You have a complicated situation. As Texas is a community property state, your and your husband's tax returns are linked: 1/2 of all items of income and deductions from your husband's finances belong on your return and 1/2 of all items of income and deductions from your finances belong on your husband's return. For this reason it is difficult for either spouse in a community property state to file an income tax returns without all the necessary tax information for both spouses.
Given your husband's uncooperative posture, I suggest you talk with a tax lawyer or CPA to guide you through the options available to you. I realize that is why you posted your question here, but there are too many facts and issues that must be considered and analyzed before you could receive appropriate advice.
This is the stuff of nightmares. He HAS to start filing. Some statutes of limitations are a good thing, like the 3 years to examine a return that pass after a return is filed. It doesn't start until a return is filed. You have to examine what his refusal to file is doing to you, to your marriage and your future. At a minimum, see a CPA or tax attorney to look at options for you both.
If you cannot afford an attorney, look for a local Legal Aid or other low income legal services group. Or, use the AVVO.com web site to find an attorney in your area. In addition to that, contact your local bar association for referral to an attorney who specializes in this or talk to friends and neighbors to ask about an attorney they have used and liked. Often, but not always, the attorney will do an initial consultation free of charge. You will then be in a better position to determine what to do next. Best of luck to you!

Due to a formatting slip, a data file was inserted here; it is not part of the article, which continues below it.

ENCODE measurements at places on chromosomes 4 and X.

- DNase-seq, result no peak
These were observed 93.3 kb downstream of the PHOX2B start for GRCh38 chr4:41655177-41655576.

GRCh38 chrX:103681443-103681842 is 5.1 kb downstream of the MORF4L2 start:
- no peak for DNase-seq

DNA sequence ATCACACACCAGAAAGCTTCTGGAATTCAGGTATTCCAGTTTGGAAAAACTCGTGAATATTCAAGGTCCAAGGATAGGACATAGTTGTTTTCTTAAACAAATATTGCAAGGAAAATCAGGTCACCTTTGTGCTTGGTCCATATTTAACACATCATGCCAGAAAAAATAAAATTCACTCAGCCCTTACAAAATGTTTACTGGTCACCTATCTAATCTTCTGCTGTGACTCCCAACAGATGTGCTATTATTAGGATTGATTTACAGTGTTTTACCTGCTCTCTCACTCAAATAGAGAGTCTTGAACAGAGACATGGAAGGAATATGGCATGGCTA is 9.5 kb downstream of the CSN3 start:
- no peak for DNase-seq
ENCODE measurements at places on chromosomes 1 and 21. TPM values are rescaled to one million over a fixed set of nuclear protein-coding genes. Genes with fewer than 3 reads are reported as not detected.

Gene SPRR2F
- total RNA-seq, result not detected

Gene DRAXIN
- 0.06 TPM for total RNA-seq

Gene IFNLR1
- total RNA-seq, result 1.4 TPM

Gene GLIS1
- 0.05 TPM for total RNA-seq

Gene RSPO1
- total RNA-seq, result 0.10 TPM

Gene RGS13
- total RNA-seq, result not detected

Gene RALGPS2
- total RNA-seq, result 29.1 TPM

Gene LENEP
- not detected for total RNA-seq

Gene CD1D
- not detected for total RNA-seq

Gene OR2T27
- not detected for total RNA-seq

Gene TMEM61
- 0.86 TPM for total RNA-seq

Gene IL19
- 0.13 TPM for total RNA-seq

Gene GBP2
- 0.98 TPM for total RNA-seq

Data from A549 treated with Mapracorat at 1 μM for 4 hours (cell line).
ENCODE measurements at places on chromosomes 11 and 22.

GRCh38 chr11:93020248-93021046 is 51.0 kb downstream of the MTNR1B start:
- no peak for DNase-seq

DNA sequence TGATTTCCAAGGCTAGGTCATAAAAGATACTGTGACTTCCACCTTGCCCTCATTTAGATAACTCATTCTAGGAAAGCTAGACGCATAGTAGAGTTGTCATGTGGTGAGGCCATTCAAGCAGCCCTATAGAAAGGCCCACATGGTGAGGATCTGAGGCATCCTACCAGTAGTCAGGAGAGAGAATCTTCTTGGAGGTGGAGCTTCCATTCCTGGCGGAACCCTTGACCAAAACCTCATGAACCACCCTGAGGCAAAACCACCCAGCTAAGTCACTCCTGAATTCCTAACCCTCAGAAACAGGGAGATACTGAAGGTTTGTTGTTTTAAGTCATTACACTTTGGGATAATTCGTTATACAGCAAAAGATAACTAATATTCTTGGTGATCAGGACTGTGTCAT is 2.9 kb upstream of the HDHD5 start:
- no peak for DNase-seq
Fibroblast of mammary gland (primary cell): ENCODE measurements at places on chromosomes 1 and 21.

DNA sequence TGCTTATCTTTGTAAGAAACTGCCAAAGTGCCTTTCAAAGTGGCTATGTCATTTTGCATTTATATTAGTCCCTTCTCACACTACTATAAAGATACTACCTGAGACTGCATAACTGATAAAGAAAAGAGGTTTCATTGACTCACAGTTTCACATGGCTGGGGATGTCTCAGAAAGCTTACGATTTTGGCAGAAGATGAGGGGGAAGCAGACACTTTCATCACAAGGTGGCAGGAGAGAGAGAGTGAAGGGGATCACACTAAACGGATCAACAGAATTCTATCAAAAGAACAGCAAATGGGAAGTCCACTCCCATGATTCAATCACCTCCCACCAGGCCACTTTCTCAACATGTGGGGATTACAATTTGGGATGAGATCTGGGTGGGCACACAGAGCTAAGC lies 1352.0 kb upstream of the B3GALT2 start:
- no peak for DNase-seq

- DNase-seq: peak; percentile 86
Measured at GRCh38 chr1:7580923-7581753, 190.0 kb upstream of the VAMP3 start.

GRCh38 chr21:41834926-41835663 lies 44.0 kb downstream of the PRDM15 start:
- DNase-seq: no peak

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Eliz. C. A. Johnson
Post Office Box 8
Danville, California 94526-0008
Legal disclaimer: I do not practice law in any state but California. As such, any responses to posted inquiries, such as the one above, are limited to a general understanding of law in California and not to any other jurisdiction. In addition, no response to any posted inquiry should be deemed to constitute legal advice, nor to constitute the existence of an attorney/client or other contractual or fiduciary relationship, inasmuch as legal advice can only be provided in circumstances in which the attorney is able to ask questions of the person seeking legal advice and to thus gather appropriate information.
The bottom line is that you need to file these returns. If your husband will not file you can file as married filing separately. To not file a tax return is criminal. Since the IRS is already sending you letters it won't me long before this issue can become more serious for you. The excuse that your husband will not let you file will not be a valid defense. You need to make a decision - your husband is not leading you down a good path. Let him know that there are a lot of options for dealing with unpaid taxes. However, the options are very limited for unfiled returns. The penalties are also greater - plus the potential for criminal charges. If you have a refund coming in any of these years you can only go back 3 years form the due date of the return.
Any individual seeking legal advice for their own situation should retain their own legal counsel as this response provides information that is general in nature and not specific to any person's unique situation. Circular 230 Disclaimer - Advice given in this response cannot be used to eliminate penalties with the IRS or any other governmental agency.